Eminent Chinese of the Ch'ing Period/Hsieh Chi-shih

HSIEH Chi-shih 謝濟世 (T. 石霖, H. 梅莊), 1689–1756, official and scholar, was a native of Ch'üan-chou, Kwangsi. A chin-shih of 1712, he was selected a bachelor of the Hanlin Academy and was then made a corrector. Late in 1726 he was appointed a censor. On December 29, a few days after his appointment, he submitted at a regular audience with the Emperor a memorial denouncing the governor of Honan, T'ien Wên-ching [q. v.], as corrupt, cruel, and unjust in discharging several local officials. Heedless of intimations that the Emperor trusted T ien, Hsieh disputed the case with him. It happened that another official, Li Fu [q. v.], had a short time before accused T'ien of the same offenses. The Emperor, suspicious of collusion, ordered a trial in which Hsieh admitted that his accusations were based on rumor. For these indiscretions Hsieh was sentenced to death. The sentence was commuted by the Emperor to banishment, and on the following day (December 30) he set out to serve as an exile at military headquarters in the Uliasutai region of Mongolia. For two years he remained there, calmly writing and teaching. But in 1729 Hsi-pao (see under Furdan), then commander of the military settlement, reported him as arrogant. Being suspicious also of his literary efforts, Hsi-pao sent Hsieh's annotated text of the Great Learning to Peking for examination. Among these annotations were found passages impugning the orthodox commentaries of Chu Hsi and also statements interpreted as covertly attacking the administration. Hsieh remained a prisoner at the military camp for more than half a year awaiting execution, but was released early in 1730. Late in 1735 he was pardoned by Emperor Kao-tsung and was re-instated in his post as censor.

Soon after resuming office, early in 1736, Hsieh submitted a memorial criticizing the manner of conducting the palace examinations for the chin-shih degree. He advocated freer expression of thought, and attacked the method of rating on the basis of standard rules of composition, and on the style of handwriting. He also submitted to the Emperor his annotated texts of the Great Learning and the Doctrine of the Mean (omitting those parts that nearly cost his life in 1729), but these works were rejected as worthless. In 1737 he submitted to the throne a treatise on the Classic of Changes which was accepted. But realizing that he was not really welcome at Peking, he pleaded (1738) for a provincial post on the ground that the increased income would enable him to support his aged mother. He was then appointed grain intendant of Hunan, a post he held for four years (1738–42). There he had certain of his works on the classics published (about 1739–41), but in 1741 someone disclosed this fact to the emperor who ordered Sun Chia-kan [q. v.], then governor-general at Wuchang, to investigate. Again unorthodox views were found in his writings on the classics, with the result that 154 volumes by him and 237 finished printing blocks were destroyed, early in 1742. The Emperor explained that he had never punished any man for his utterances or writings, hence the case was closed when Sun reported that Hsieh had repented. [In later years Emperor Kao-tsung altered his policy and meted out the most severe punishments for literary offences.]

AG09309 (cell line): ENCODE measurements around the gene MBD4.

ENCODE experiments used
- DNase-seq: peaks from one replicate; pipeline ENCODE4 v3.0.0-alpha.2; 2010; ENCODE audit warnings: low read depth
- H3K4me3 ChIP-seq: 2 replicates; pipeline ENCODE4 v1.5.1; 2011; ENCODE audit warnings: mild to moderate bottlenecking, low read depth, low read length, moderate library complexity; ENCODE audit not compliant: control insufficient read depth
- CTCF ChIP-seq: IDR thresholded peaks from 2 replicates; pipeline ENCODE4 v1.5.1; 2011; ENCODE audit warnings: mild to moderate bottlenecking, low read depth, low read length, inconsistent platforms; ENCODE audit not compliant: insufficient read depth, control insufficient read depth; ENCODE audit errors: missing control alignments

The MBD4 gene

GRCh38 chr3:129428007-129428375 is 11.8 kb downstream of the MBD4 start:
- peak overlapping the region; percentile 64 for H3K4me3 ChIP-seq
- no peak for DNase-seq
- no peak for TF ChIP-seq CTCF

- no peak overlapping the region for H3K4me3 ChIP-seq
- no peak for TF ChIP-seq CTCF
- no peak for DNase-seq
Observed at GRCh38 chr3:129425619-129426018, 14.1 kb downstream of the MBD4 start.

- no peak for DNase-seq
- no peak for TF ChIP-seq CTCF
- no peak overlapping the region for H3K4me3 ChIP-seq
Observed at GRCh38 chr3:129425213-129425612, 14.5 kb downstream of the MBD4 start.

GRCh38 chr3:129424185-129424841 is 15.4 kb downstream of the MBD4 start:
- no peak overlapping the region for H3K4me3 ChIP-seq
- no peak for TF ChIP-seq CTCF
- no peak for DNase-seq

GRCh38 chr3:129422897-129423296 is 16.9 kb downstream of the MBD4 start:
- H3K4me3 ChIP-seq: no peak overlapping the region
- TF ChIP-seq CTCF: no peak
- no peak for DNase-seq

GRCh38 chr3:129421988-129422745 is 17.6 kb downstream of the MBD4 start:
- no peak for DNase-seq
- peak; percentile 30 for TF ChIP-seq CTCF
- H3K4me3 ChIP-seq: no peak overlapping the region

Meanwhile (1742) Hsieh discovered by dramatically disguising himself as a commoner, that certain magistrates were exacting from farmers double the required taxes. It happened that the governor, Hsü Jung (see under Sun Chia-kan), was friendly to the accused magistrates, and, rather than report their misdeeds, had Hsieh reprimanded for corrupt and immoral conduct (1743). A conspiracy of high officials at Changsha tried to destroy the evidence against the offenders, and Hsieh's successor, Ts'ang-tê 倉德 was ordered to do so. But the latter, declining to comply with the wishes of his superiors, had the conspiracy exposed. An official investigation in 1743, based on the testimony of Ts'ang-tê, not only cleared Hsieh of all charges, but condemned Sun Chia-kan, Hsü Jung, the guilty magistrates, and several other officials. Hsieh had his rank restored, and late in 1743 was appointed intendant of Salt and Post Stations in Hunan. But he soon discovered that he was disliked, by the new governor as well, and in 1744 resigned. He returned to his native place and led a tranquil life for twelve years, until his death. During his last years he edited remnants of his works that had not been confiscated or burned, and published them under the title 梅莊雜著 Mei-chuang tsa-chu. This collection includes his memorials, philosophical discourses, poems and short articles in prose. It was reprinted several times—the 1825 edition having 4 chüan and the 1884 edition, 12 chüan. The fifth chüan of the 1884 edition is known independently as 西北域記 Hsi-pei-yü chi, being miscellaneous notes on his experiences in Mongolia.

It is interesting to note that Hsieh Chi-shih, even when an exiled convict in Mongolia (1729), was greatly revered by some generals and officers, chiefly Manchus, who sat under him as students of the classics.


[1/299/4b; 2/75/3b; 3/210/1a; Ch'üan-chou chih (1799) 8/46a; 虞城縣志 Yu-ch'êng (Honan) hsien-chih (1895) 6下/1a; Goodrich, L. C., Literary Inquisition of Ch'ien-lung (1935) pp. 88-93.]

Fang Chao-ying